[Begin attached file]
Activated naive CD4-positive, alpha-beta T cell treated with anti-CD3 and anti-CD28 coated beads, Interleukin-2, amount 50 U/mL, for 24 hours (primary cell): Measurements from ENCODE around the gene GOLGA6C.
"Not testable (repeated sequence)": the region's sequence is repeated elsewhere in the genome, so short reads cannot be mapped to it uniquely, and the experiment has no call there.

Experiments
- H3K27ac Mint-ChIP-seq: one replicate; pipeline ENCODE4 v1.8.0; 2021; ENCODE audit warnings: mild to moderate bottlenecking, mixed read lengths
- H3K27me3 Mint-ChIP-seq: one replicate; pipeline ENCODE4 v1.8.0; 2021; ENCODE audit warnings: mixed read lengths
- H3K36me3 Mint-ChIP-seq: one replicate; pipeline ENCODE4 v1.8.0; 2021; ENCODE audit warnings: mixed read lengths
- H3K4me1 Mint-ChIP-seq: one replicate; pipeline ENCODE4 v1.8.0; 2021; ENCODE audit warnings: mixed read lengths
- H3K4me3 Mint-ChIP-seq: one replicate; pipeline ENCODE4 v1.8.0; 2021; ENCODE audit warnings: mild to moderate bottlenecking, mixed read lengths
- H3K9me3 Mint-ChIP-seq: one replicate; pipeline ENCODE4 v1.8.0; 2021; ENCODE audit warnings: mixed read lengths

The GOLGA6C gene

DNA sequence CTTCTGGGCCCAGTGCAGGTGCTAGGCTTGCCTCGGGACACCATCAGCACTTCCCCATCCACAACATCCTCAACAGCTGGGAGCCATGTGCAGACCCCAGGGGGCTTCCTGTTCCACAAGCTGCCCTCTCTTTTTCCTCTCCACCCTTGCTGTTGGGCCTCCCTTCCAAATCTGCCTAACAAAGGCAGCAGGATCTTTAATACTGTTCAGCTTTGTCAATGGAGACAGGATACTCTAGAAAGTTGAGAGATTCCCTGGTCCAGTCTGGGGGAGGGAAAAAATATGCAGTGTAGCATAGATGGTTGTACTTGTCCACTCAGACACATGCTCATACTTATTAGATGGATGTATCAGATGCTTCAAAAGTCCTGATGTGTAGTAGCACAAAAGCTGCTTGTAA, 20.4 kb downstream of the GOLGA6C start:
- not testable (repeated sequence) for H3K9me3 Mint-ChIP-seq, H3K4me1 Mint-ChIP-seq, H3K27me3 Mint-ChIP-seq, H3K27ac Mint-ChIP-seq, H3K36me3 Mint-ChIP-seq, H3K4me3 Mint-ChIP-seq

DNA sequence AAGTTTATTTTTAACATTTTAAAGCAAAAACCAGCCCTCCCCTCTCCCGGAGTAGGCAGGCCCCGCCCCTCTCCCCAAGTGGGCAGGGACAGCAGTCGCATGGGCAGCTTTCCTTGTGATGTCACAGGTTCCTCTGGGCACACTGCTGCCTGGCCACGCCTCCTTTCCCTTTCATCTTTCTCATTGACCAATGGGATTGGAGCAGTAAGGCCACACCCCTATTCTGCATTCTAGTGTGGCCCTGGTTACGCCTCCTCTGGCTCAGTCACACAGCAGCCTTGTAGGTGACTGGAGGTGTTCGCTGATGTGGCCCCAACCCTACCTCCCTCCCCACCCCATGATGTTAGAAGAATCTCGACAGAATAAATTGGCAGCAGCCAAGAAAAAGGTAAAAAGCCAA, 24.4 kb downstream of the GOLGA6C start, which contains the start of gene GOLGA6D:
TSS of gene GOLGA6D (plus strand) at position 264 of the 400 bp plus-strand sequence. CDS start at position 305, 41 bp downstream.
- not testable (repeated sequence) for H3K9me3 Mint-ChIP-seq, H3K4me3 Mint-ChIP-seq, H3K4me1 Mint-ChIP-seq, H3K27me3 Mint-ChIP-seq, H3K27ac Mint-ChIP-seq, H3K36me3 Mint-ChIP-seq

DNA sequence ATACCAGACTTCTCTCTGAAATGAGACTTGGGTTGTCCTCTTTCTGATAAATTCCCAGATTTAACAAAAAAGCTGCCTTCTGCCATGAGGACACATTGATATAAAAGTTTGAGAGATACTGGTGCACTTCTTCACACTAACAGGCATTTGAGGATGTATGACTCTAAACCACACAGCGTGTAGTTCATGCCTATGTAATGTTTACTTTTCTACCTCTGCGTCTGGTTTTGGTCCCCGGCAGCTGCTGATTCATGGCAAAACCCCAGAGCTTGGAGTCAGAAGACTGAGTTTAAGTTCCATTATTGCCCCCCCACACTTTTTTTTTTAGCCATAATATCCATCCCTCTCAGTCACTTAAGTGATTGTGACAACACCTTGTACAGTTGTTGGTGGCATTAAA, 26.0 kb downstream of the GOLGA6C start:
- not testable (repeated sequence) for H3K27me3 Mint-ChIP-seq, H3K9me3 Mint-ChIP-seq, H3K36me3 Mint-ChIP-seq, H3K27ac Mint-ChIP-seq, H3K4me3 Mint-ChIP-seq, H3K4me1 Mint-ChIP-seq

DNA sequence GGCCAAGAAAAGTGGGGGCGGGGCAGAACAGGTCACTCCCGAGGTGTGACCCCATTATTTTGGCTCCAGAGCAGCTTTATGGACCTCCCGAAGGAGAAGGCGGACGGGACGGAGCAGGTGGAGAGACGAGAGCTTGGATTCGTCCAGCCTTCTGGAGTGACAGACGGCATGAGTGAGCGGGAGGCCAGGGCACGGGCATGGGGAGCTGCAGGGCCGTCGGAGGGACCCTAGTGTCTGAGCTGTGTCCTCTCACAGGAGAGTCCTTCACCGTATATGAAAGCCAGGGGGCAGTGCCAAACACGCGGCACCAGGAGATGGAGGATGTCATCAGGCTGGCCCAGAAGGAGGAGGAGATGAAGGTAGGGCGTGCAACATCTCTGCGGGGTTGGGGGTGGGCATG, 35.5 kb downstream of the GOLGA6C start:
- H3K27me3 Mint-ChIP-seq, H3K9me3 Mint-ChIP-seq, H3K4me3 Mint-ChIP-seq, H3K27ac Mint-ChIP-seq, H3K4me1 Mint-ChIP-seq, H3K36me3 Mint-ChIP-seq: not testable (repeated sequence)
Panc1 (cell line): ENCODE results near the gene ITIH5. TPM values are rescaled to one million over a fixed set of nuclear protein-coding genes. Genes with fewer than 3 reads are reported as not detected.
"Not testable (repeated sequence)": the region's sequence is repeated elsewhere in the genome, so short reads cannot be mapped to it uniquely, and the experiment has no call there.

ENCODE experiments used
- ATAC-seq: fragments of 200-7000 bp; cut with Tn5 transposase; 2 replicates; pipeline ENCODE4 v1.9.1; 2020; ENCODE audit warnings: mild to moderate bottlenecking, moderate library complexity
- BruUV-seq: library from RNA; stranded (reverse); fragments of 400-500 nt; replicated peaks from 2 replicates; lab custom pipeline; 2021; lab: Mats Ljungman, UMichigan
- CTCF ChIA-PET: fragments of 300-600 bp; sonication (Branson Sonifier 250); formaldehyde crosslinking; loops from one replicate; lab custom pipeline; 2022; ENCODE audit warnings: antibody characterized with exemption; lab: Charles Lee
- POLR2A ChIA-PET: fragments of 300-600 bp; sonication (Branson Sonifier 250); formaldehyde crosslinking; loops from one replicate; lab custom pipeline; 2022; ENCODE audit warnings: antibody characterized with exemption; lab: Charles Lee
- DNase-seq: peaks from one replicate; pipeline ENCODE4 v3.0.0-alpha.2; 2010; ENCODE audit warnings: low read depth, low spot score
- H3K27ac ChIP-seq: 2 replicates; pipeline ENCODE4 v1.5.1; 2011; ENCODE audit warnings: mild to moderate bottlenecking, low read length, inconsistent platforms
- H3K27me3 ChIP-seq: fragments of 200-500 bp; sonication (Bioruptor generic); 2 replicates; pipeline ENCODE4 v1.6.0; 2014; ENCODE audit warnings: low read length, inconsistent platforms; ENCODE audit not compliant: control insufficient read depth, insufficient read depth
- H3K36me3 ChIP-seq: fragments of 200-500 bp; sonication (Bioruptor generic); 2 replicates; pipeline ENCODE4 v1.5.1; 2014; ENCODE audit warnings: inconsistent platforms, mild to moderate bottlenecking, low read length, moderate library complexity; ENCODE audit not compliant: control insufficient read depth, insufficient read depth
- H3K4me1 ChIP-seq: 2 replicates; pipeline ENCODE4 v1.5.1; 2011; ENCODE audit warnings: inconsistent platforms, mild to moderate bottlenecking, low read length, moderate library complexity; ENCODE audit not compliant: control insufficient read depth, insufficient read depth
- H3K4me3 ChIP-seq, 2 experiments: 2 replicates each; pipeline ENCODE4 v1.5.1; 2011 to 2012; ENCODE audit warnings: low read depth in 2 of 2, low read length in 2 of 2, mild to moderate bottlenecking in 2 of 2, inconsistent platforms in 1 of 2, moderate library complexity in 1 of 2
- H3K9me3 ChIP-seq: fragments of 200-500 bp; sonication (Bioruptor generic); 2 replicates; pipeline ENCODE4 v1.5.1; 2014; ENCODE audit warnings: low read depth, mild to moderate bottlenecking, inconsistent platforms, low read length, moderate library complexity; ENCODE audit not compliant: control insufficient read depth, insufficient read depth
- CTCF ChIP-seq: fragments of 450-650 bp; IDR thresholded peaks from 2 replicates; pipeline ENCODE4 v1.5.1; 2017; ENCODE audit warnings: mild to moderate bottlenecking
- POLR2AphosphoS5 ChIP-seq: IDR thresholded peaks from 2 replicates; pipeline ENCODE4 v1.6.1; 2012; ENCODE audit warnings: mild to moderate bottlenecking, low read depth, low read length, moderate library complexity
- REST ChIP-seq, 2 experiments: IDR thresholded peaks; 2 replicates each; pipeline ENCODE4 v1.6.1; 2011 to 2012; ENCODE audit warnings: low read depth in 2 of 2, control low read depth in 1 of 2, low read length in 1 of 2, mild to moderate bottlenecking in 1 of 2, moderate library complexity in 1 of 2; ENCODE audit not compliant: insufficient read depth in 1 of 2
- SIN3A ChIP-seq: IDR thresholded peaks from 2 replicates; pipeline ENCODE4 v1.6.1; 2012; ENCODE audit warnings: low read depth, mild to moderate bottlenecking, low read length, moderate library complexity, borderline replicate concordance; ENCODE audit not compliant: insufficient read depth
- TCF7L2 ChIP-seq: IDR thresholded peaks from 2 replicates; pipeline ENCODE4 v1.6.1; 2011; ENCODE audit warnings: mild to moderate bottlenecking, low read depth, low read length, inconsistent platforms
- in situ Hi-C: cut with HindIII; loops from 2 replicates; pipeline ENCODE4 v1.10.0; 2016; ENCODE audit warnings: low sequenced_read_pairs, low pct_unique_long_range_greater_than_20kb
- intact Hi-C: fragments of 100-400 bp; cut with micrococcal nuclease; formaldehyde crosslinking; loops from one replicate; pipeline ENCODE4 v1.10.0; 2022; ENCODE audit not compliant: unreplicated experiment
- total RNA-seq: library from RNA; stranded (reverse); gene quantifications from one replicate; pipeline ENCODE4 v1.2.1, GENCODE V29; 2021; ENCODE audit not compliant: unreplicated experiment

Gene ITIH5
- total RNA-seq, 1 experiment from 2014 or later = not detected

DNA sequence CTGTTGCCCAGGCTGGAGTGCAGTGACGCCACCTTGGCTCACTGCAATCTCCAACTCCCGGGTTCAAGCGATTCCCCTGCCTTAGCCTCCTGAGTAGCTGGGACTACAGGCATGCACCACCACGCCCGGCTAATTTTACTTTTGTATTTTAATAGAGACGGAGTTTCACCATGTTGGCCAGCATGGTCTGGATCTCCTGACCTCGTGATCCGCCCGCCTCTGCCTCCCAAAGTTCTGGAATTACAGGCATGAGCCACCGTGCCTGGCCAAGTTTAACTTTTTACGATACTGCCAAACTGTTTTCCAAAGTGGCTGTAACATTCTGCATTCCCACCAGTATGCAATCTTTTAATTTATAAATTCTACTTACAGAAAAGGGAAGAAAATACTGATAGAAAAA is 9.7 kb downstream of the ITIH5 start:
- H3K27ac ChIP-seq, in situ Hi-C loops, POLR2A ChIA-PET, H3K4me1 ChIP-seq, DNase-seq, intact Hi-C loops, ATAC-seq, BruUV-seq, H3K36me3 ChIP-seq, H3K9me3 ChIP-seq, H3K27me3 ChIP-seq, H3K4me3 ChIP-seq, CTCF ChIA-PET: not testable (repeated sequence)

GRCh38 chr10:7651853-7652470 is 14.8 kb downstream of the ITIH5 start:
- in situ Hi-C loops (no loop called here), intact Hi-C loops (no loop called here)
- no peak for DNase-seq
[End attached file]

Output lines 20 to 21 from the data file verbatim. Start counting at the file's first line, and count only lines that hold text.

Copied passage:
Panc1 (cell line): ENCODE results near the gene ITIH5. TPM values are rescaled to one million over a fixed set of nuclear protein-coding genes. Genes with fewer than 3 reads are reported as not detected.
"Not testable (repeated sequence)": the region's sequence is repeated elsewhere in the genome, so short reads cannot be mapped to it uniquely, and the experiment has no call there.